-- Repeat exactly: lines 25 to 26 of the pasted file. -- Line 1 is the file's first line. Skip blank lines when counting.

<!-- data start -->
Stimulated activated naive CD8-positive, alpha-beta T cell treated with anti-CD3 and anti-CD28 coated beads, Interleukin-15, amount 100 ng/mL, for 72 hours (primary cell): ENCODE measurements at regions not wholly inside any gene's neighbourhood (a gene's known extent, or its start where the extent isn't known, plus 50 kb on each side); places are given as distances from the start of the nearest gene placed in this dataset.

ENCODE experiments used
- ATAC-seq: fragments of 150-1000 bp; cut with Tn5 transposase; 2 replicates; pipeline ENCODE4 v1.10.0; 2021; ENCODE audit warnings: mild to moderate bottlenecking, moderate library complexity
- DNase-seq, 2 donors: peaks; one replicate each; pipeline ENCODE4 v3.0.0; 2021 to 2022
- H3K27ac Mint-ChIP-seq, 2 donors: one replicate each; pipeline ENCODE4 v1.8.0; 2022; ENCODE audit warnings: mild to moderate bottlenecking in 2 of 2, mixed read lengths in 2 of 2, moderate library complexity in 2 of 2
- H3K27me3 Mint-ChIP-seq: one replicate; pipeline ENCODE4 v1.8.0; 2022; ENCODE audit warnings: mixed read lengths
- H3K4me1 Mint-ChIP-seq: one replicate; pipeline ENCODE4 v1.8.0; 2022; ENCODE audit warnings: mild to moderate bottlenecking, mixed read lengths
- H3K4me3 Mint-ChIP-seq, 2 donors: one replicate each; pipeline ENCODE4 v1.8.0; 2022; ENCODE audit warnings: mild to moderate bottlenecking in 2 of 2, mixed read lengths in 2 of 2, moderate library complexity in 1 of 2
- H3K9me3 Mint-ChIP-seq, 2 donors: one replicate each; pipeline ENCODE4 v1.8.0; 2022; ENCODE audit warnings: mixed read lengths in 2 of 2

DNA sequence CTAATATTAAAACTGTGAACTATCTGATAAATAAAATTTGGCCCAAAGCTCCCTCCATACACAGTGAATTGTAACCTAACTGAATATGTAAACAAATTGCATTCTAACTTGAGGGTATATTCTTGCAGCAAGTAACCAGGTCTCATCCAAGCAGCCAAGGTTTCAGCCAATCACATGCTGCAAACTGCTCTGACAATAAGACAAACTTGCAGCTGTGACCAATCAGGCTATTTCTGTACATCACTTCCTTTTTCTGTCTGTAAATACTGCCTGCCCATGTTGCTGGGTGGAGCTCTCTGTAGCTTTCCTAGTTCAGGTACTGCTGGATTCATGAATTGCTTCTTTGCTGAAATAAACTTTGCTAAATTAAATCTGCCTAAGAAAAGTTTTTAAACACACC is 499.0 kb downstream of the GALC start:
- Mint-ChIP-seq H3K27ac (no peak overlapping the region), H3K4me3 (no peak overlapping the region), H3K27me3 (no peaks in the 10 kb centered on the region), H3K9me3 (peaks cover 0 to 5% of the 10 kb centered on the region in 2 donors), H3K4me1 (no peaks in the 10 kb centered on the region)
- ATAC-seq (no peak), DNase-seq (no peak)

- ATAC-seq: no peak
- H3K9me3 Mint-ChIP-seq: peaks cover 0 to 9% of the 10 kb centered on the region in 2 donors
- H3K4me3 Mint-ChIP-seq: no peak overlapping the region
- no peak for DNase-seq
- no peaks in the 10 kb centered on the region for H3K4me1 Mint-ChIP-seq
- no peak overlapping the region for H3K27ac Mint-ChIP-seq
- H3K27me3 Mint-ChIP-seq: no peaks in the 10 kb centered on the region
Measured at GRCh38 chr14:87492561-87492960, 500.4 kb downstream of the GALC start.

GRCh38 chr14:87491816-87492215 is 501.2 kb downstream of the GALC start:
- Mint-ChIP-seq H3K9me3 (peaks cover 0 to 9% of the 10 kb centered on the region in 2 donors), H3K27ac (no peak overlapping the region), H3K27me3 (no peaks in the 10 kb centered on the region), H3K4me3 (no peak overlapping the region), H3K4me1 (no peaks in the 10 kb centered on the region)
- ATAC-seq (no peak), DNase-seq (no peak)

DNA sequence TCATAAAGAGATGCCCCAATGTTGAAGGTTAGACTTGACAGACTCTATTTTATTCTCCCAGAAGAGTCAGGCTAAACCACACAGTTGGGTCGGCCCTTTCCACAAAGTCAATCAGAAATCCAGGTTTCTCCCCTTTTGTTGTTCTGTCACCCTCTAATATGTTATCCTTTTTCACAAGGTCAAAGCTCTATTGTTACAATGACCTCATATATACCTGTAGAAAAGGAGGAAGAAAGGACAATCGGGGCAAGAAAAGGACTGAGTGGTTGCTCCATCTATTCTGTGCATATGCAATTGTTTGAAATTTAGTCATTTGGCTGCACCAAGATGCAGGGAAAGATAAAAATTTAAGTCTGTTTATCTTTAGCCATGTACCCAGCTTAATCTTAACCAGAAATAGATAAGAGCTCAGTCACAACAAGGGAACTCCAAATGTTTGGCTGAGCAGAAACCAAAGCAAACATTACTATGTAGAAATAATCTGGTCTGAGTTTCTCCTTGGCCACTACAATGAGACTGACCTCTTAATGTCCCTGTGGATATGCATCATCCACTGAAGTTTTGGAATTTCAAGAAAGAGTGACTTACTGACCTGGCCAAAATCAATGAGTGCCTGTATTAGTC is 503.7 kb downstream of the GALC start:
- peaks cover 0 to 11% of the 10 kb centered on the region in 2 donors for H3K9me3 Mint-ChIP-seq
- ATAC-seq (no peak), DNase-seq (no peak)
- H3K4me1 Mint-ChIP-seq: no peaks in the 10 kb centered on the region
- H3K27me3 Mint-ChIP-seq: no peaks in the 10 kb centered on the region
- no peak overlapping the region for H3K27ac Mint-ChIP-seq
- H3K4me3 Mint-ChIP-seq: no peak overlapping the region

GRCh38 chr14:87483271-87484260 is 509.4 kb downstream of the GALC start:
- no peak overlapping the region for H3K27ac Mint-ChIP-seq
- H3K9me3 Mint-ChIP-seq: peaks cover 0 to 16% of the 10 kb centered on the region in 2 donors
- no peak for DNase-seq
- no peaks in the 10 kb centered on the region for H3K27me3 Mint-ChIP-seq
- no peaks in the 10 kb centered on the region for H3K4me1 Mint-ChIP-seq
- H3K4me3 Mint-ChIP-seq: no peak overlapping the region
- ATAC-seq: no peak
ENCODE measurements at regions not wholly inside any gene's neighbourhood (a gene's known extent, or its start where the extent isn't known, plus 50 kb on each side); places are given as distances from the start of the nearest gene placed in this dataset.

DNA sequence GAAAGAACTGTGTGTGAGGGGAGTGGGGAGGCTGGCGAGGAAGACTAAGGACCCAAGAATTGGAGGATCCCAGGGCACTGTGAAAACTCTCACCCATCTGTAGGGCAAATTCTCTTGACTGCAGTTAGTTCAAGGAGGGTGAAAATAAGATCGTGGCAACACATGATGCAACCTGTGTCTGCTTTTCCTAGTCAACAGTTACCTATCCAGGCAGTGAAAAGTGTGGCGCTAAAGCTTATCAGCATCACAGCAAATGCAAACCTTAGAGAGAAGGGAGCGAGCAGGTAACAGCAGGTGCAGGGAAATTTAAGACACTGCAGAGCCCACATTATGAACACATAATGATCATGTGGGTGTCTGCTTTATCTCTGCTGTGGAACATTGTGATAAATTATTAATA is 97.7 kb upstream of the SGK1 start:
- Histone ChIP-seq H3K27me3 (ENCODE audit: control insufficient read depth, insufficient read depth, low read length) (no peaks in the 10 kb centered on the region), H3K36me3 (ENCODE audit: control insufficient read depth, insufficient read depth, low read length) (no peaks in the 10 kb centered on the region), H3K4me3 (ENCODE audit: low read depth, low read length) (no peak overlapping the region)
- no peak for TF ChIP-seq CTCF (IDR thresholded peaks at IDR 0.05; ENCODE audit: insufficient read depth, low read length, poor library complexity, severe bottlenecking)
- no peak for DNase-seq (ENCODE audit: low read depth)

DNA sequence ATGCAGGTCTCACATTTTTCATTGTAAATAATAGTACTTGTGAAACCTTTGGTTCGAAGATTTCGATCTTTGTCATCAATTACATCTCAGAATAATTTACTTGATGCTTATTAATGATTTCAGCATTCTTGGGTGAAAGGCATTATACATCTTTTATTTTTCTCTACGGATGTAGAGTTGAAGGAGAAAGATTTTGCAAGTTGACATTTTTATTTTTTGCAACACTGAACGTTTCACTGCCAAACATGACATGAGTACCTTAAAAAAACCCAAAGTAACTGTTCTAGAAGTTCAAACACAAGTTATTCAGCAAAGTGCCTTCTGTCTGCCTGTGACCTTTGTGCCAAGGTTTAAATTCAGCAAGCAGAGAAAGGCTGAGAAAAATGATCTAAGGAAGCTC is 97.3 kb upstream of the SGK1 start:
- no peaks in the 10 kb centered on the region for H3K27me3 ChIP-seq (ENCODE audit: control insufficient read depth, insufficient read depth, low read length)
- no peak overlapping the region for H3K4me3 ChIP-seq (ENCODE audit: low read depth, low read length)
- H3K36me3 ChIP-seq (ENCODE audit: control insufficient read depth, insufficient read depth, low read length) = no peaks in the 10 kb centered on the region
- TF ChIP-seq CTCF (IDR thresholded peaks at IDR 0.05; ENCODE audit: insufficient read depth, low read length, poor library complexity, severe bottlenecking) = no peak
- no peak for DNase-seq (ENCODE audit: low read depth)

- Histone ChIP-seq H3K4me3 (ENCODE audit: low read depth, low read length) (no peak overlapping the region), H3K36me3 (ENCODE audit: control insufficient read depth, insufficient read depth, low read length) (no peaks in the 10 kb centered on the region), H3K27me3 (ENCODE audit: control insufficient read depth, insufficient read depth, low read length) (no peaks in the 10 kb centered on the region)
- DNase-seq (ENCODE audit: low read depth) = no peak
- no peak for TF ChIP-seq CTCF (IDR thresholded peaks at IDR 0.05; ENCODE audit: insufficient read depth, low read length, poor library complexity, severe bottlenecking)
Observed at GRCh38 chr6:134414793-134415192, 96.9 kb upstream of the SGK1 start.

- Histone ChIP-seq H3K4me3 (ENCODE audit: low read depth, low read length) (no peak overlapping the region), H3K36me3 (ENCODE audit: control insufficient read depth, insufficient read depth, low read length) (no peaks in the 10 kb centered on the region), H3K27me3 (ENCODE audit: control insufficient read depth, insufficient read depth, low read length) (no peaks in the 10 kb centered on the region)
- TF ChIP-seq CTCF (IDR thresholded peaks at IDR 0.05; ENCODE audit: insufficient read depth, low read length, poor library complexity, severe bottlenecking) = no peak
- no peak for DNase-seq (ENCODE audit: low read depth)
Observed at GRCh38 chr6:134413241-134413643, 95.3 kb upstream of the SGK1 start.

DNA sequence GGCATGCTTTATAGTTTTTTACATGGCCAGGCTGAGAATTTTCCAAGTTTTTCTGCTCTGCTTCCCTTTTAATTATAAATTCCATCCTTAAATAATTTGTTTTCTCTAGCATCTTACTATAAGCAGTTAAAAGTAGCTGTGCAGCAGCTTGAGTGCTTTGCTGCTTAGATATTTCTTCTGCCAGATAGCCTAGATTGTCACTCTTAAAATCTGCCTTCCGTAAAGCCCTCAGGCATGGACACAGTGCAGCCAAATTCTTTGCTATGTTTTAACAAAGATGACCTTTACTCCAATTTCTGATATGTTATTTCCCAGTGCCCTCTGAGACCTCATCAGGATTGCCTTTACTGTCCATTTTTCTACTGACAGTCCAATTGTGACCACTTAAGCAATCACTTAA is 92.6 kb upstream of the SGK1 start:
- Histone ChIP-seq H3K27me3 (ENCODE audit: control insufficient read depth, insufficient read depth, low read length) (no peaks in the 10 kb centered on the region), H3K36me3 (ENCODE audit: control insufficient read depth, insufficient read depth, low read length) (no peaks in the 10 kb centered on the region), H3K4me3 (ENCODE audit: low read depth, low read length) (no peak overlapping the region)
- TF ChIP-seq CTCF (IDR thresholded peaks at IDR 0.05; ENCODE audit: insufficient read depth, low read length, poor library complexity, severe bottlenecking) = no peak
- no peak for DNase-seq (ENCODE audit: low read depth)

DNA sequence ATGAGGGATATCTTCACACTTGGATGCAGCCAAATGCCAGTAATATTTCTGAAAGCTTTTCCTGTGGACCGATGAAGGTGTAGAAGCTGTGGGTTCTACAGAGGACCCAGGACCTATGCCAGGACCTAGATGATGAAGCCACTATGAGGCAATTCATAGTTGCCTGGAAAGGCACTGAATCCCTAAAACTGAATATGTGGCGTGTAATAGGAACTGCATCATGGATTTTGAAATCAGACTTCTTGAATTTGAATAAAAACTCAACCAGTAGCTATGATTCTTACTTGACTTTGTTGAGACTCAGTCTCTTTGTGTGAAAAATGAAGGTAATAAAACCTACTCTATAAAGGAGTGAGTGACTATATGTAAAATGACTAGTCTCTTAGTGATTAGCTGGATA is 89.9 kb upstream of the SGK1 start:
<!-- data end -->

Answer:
- peaks cover 0 to 11% of the 10 kb centered on the region in 2 donors for H3K9me3 Mint-ChIP-seq
- ATAC-seq (no peak), DNase-seq (no peak)